Commemorated on the 26 June every year, the UN International Day in Support of Victims of Torture is a day to honour victims and survivors of torture, a reminder of the ongoing plight of victims and survivors of torture who urgently need help and a day to commit to renewed and increased support to help combat torture in all its forms.
In Zimbabwe, it is regrettable that 37 years after attaining independence, the culture of torture and the impunity that follows this act, persists. Regrettably, cases of mental and physical torture, ill-treatment and other cruel, inhuman and degrading treatment continue to be intentionally inflicted on women, men, children mainly at the instigation of State and non-State actors.
Torture is a crime under international law and the systematic or widespread practice of torture constitutes a crime against humanity and hence it is absolutely prohibited and cannot be justified under any circumstances.
It is disturbing that torture has not yet been criminalised even though Section 53 of the Constitution, enshrines freedom from torture or cruel, inhuman or degrading treatment or punishment and reiterates the prohibition of torture under international law. ZLHR remains committed to seeking justice for all victims of torture through litigation. As an organisation committed to fostering a culture of human rights, in the absence of political will to reform laws and institutions fuelling torture, ZLHR will continue to litigate and seek justice for victims and survivors and push for reform of administrative practices and other conduct that fuels torture.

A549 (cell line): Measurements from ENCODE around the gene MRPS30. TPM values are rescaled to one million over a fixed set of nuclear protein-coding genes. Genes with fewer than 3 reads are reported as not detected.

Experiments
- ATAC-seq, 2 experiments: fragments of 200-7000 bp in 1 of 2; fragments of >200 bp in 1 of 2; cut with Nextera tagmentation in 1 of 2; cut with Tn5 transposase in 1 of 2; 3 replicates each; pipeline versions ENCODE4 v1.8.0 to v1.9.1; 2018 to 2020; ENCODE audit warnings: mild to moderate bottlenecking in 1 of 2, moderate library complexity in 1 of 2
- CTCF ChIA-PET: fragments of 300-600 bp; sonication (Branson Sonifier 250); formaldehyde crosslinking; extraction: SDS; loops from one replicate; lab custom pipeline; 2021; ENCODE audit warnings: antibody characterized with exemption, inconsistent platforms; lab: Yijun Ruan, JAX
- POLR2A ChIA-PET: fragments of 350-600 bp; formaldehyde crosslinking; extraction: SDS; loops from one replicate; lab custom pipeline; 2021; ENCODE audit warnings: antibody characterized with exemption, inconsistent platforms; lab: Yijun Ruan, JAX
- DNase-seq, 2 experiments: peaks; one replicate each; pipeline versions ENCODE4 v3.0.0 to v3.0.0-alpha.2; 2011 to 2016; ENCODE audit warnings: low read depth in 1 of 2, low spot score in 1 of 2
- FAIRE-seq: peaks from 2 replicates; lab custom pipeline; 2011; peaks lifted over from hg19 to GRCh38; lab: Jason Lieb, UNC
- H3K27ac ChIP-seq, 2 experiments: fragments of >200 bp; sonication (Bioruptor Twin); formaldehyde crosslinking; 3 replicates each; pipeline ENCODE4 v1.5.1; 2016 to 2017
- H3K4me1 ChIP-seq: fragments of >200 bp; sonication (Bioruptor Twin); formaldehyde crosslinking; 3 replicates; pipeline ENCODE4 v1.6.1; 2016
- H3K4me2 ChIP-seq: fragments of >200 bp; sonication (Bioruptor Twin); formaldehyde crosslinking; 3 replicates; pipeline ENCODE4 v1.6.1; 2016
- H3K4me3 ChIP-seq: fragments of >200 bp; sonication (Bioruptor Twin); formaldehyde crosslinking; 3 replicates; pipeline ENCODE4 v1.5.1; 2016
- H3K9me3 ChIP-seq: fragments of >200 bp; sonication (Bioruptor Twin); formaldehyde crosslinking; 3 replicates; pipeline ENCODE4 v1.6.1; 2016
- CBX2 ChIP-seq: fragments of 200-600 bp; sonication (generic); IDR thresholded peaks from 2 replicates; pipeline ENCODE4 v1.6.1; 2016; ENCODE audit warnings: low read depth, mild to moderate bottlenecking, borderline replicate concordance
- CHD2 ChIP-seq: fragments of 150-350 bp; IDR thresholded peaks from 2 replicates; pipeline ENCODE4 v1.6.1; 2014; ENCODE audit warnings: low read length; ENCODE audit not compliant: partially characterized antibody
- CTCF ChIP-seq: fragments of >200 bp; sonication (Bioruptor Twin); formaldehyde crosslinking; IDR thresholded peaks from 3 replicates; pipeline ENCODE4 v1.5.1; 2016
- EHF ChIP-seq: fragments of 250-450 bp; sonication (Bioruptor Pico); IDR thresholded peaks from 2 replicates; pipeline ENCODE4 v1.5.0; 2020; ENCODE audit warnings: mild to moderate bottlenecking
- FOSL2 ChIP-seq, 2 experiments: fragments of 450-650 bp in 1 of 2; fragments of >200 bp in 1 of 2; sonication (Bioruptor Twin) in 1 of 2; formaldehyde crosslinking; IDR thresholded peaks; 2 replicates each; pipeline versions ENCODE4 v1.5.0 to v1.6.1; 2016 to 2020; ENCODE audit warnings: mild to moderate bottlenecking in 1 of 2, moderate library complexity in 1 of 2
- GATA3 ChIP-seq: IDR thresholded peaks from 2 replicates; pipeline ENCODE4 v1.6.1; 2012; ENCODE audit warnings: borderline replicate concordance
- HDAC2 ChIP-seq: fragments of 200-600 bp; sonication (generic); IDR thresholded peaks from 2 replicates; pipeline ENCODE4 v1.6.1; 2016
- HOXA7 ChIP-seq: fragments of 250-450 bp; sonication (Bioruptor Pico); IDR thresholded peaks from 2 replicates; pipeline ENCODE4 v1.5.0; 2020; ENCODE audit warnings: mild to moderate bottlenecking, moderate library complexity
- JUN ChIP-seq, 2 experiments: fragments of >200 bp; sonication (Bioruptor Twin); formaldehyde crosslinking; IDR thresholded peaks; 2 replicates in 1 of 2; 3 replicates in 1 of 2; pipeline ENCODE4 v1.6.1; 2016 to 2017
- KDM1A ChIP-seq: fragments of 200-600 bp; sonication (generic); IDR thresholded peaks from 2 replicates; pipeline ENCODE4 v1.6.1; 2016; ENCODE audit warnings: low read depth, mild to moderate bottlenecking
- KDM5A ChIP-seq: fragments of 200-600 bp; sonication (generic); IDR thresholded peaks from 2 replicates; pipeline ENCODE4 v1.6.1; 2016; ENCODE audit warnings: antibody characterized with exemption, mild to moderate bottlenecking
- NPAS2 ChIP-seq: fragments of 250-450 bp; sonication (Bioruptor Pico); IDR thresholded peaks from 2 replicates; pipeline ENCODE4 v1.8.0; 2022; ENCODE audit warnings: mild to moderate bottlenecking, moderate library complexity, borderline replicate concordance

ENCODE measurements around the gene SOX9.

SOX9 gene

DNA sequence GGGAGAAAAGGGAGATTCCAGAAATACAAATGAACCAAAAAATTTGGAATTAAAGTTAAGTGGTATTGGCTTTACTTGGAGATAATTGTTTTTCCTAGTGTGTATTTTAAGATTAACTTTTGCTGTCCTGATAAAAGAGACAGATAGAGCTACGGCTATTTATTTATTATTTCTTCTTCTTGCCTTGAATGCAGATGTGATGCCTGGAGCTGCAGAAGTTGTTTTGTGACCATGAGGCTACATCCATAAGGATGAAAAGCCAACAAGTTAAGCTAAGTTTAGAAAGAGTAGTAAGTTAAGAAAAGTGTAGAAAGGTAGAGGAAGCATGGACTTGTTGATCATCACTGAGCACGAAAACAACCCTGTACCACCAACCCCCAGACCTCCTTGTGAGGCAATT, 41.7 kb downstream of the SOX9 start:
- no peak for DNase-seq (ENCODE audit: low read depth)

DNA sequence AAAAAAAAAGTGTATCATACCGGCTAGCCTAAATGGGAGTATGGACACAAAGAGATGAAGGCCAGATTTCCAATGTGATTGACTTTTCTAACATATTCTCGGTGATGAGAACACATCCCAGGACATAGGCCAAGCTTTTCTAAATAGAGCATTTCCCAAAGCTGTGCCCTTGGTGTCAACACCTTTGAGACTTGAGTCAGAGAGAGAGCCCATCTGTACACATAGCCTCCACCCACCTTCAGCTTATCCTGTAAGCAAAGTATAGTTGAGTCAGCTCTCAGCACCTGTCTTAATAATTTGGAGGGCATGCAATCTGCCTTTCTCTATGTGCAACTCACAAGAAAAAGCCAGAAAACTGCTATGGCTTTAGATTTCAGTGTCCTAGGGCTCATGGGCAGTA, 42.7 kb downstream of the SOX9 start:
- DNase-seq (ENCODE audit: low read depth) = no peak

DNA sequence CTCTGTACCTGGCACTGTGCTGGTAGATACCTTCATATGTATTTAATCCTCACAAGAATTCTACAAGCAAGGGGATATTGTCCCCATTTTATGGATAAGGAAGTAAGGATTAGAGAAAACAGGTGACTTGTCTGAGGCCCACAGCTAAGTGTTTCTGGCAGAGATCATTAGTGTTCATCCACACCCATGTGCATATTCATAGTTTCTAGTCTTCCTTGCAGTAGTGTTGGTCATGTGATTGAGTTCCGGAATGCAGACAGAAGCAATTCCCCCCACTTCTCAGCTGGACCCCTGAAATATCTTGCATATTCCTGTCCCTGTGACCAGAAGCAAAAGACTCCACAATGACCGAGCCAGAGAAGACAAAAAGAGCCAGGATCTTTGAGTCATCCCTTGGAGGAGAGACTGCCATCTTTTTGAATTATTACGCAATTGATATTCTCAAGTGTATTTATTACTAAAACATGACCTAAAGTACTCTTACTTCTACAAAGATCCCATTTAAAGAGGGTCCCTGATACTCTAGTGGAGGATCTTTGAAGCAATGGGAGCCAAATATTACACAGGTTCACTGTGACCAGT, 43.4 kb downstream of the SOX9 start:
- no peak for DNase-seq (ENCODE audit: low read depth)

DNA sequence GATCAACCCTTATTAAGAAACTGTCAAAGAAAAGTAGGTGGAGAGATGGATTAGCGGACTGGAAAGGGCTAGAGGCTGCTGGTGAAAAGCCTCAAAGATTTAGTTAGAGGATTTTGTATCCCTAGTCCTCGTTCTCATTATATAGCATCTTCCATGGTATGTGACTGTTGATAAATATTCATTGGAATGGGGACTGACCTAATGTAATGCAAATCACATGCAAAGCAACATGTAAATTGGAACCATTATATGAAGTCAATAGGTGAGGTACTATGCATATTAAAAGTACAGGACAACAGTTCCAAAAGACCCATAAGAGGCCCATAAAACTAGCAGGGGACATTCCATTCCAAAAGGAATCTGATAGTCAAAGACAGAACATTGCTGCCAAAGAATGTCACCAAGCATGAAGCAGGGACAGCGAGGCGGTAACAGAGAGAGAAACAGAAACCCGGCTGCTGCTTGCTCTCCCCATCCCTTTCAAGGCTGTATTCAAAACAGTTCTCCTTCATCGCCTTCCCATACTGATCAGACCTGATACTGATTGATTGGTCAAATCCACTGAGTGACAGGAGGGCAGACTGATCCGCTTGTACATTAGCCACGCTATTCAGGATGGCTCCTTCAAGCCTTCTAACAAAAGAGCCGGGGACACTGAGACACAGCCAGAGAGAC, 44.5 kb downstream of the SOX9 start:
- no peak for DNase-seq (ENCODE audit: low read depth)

In March 2017, the government of Zimbabwe rejected recommendations made by several United Nations member states calling for the ratification of the Convention Against Torture and Other Cruel, Inhuman or Degrading Treatment or Punishment and its optional Protocol. These recommendations made during the Human Rights Council-led Universal Periodic Review Mechanism would, if fully implemented eradicate the culture of torture.
Therefore, ZLHR urges government to;
• Fully embrace the recommendations to ratify and domesticate the Convention Against Torture and Other Cruel, Inhuman or Degrading Treatment or Punishment and its Protocol;
• Accept the outstanding request for a fact-finding country visit by the UN Special Rapporteur on Torture and Other Cruel, Inhuman or Degrading Treatment or Punishment to examine some questions relevant to torture;
• Criminalise torture, prosecute all cases of torture and take adequate measures to prevent all forms of torture and inhuman or degrading treatment;
• Ensure full accountability of all perpetrators and guarantee redress and rehabilitation to victims including the establishment of a mechanism to ensure that monetary damages granted by courts in cases of torture are honoured timeously.
• Align provisions of the Police Act with the Constitution to minimise cases of torture.
TOGETHER WE CAN STOP TORTUREPost published in: Featured